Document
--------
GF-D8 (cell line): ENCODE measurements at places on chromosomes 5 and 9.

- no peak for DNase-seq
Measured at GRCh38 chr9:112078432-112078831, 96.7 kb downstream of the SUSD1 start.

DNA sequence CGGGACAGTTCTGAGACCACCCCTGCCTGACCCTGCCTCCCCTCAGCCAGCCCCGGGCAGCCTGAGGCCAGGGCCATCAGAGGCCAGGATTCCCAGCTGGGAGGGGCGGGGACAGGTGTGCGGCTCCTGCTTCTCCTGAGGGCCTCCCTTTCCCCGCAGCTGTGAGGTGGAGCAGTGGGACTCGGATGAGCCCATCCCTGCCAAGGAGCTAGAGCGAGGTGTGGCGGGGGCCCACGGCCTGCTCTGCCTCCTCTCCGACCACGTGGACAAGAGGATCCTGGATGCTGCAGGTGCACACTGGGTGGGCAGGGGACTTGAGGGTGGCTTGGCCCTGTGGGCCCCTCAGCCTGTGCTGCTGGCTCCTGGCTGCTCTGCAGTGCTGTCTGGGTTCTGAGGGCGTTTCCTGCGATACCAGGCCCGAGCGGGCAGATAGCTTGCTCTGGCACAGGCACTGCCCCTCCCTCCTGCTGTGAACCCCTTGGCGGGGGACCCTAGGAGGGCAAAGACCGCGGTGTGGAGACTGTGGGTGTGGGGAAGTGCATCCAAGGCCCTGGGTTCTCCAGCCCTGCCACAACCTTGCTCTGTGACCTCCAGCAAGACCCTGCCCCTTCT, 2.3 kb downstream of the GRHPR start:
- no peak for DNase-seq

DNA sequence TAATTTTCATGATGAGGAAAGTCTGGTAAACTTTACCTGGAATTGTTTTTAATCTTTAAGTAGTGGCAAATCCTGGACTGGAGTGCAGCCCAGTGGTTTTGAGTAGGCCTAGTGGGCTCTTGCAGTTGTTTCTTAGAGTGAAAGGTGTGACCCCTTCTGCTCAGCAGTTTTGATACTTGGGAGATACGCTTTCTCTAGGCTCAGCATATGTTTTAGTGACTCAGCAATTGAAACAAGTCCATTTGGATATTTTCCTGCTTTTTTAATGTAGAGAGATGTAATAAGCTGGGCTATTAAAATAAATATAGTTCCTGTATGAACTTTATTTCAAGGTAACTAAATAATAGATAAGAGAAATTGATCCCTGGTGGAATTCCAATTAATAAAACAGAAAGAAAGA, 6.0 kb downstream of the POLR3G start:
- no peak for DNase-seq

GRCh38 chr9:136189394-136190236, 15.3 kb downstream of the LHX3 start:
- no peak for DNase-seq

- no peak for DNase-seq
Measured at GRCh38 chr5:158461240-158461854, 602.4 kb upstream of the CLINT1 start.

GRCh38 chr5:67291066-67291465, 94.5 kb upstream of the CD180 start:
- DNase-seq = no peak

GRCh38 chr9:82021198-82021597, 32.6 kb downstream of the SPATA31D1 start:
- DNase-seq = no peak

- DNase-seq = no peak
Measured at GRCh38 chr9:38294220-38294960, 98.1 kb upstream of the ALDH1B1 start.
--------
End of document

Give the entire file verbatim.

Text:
GF-D8 (cell line): ENCODE measurements at places on chromosomes 5 and 9.

- no peak for DNase-seq
Measured at GRCh38 chr9:112078432-112078831, 96.7 kb downstream of the SUSD1 start.

DNA sequence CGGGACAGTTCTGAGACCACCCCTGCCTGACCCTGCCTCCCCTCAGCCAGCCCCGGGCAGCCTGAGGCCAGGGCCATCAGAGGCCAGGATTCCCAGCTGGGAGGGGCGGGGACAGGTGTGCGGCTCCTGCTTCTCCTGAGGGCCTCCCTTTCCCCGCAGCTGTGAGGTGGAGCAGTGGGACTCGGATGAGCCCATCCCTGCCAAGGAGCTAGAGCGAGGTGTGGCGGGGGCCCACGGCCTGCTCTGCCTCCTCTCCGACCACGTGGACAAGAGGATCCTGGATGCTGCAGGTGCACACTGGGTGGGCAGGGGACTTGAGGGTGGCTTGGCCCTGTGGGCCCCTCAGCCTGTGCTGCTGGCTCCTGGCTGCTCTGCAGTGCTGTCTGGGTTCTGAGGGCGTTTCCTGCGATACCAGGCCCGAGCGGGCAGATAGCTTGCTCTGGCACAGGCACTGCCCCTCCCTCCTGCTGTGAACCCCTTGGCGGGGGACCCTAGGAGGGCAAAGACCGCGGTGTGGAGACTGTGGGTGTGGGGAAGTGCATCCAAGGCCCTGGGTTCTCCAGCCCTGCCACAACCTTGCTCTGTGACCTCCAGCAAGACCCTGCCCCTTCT, 2.3 kb downstream of the GRHPR start:
- no peak for DNase-seq

DNA sequence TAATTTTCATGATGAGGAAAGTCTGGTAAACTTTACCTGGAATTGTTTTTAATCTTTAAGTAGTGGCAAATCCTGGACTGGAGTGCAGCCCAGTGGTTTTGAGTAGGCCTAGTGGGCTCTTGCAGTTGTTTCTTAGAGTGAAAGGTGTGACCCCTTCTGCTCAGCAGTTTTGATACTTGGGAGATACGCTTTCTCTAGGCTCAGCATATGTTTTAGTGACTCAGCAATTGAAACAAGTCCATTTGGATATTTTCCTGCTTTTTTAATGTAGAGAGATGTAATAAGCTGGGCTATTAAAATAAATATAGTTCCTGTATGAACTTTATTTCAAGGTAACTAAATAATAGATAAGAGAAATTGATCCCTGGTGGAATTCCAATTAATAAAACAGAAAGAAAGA, 6.0 kb downstream of the POLR3G start:
- no peak for DNase-seq

GRCh38 chr9:136189394-136190236, 15.3 kb downstream of the LHX3 start:
- no peak for DNase-seq

- no peak for DNase-seq
Measured at GRCh38 chr5:158461240-158461854, 602.4 kb upstream of the CLINT1 start.

GRCh38 chr5:67291066-67291465, 94.5 kb upstream of the CD180 start:
- DNase-seq = no peak

GRCh38 chr9:82021198-82021597, 32.6 kb downstream of the SPATA31D1 start:
- DNase-seq = no peak

- DNase-seq = no peak
Measured at GRCh38 chr9:38294220-38294960, 98.1 kb upstream of the ALDH1B1 start.